Jerry Blumenthal, founding partner of the Chicago documentary production house Kartemquin Films, passed away on Thursday. He had been involved with the company from the production of its first film, Home for Life, in 1966. Over the next four decades he would codirect almost a dozen projects for Kartemquin—among them The Chicago Maternity Center Story (1976), The Last Pullman Car (1983), and Golub (1988)—and serve as editor, sound recordist, or consultant on numerous others. He also worked on Barbara Kopple’s Oscar-winning documentary feature American Dream (1990), in addition to teaching courses at the University of Chicago and Columbia College. “He was a friend, colleague, and mentor to so many of us,” reads a statement on the Kartemquin website. “All of us in the Kartemquin community are mourning his loss, and will be for many days to come.”
Blumenthal had been interested in film since his undergraduate years at the University of Chicago, where he discovered world cinema by attending screenings at Doc Films. His academic focus, though, was in English literature and philosophy. After earning his bachelor’s degree in the early 1960s, he began teaching humanities courses at city colleges, and it was at this time he discovered how cinema could serve as an educational tool. Teaching film studies courses “would allow me to connect with students and watch a lot of films myself,” Blumenthal said in a career-spanning 2008 conversation (which can be found on the Kartemquin website). “It was a great way to reach students, because film is so immediate.”
He then enrolled in a PhD program in film studies at Northwestern University. As part of the program, he made his first documentary, Shulie, a short about radical feminist Shulamith Firestone while she was a student at the School of the Art Institute. In making that piece, Blumenthal “really fell in love with filmmaking,” said longtime friend and associate Judy Hoffman. “There wasn’t much filmmaking going on at Chicago at the time, other than the beginnings of Kartemquin Films. He went over to [Kartemquin founders Peter Karter, Jerry Tamener, and Gordon Quinn] to show them Shulie, and they started to work together. He was a filmmaker ever since.”
For the next two decades, Blumenthal would divide his time between political documentaries and television commercials. By “taking on paying work in the film business that wasn’t totally obnoxious, distasteful, and politically disgusting, [I could] make enough money that we wouldn’t have to go begging for grants to get [Kartemquin] projects off the ground,” he said in 2008, noting that he also learned a lot from working on commercials. “They sharpen your skills as a filmmaker, enable you to explore ways of using the rhetoric of cinema persuasively.”
Many of the films that Blumenthal codirected addressed social issues, such as union organizing and public housing, though he maintained a lifelong interest in fine art. “Jerry was always interested in how art could impact life, politics especially,” said Hoffman. Not surprisingly Blumenthal’s favorite of his own films was Golub, which presents the creation and public reception of a large canvas by painter Leon Golub on the subject of the U.S. government’s involvement in El Salvador. Jonathan Rosenbaum, writing in the Reader, declared it “probably not only Kartemquin’s best film, but also the best account of the creation of a work of art.” Blumenthal was particularly proud of how the film fused his two primary interests, describing Golub as “a film without any kind of shame or embarrassment in [being] artistic. That kind of creative and artistic shaping of the material was very much a part of its political subject.”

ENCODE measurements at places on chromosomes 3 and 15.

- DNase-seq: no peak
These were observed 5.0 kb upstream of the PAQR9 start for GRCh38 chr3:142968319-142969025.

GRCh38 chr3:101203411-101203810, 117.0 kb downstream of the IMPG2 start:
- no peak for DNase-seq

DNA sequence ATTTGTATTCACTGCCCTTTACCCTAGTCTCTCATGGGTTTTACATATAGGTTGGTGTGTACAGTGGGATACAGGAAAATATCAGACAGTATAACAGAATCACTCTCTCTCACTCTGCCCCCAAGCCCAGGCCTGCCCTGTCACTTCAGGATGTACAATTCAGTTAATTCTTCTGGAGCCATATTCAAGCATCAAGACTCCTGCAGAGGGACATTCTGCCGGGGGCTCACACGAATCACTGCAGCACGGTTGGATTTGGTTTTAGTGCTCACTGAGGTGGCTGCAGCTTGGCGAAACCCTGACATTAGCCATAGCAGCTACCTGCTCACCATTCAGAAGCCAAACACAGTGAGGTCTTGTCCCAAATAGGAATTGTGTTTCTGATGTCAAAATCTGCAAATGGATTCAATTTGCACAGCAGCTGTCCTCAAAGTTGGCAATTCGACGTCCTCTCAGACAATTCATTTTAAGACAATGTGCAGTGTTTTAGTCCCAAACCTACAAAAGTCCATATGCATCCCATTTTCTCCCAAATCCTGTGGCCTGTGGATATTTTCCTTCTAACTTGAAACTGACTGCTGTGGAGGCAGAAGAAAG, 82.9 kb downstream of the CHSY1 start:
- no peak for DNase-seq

In the last two years Blumenthal was at work on two other artist documentaries. The first is Murder the Prepositions, which he returned to in 2013 after setting it aside in the mid-1990s, concerned poet Les Bridges’s struggle with aphasia, which affects our ability to formulate or comprehend words. The other was a short about political artist Gerda Bernstein, which until recently Blumenthal was working on with producer Adam Singer. According to Kartemquin executive director Justine Nagan, he was at the production house less than two months ago to consult with Singer on the editing. “We chatted at the editing station, which is a great way to remember him,” Nagan said. “He was always great to joke around with and to get into these intense conversations about film, whether it was on style or ethics.”
Blumenthal especially loved conversing with students. Besides teaching college courses, he served as a mentor to many aspiring filmmakers who passed through the Karteqmuin office. (He also volunteered with at-risk youth.) The conversation posted on Kartemquin’s website finds Blumenthal offering advice to the organization’s then-current batch of interns. In the recording, he responds to each question at length and fleshes out his responses with personal reminiscences. He speaks of himself as a lifelong student, admitting that he can improve in his work. “In pretty much all the films [Kartemquin has] been doing lately, the same thing has come up: There are new challenges, new stories to tell, and you have to reinvent yourself as a filmmaker in order to tell them,” he says.
The conversation also reflects Blumenthal’s optimism about the organization’s future. “[Quinn and I] are working on the issue of sustainability, so the mantle can be passed to other people to keep the organization going after we’re gone. Although there’s been a lot of change, there’s still that desire to keep [Kartemquin] the same in the core respects, in terms of the kinds of stories we want to tell and where we see politics.”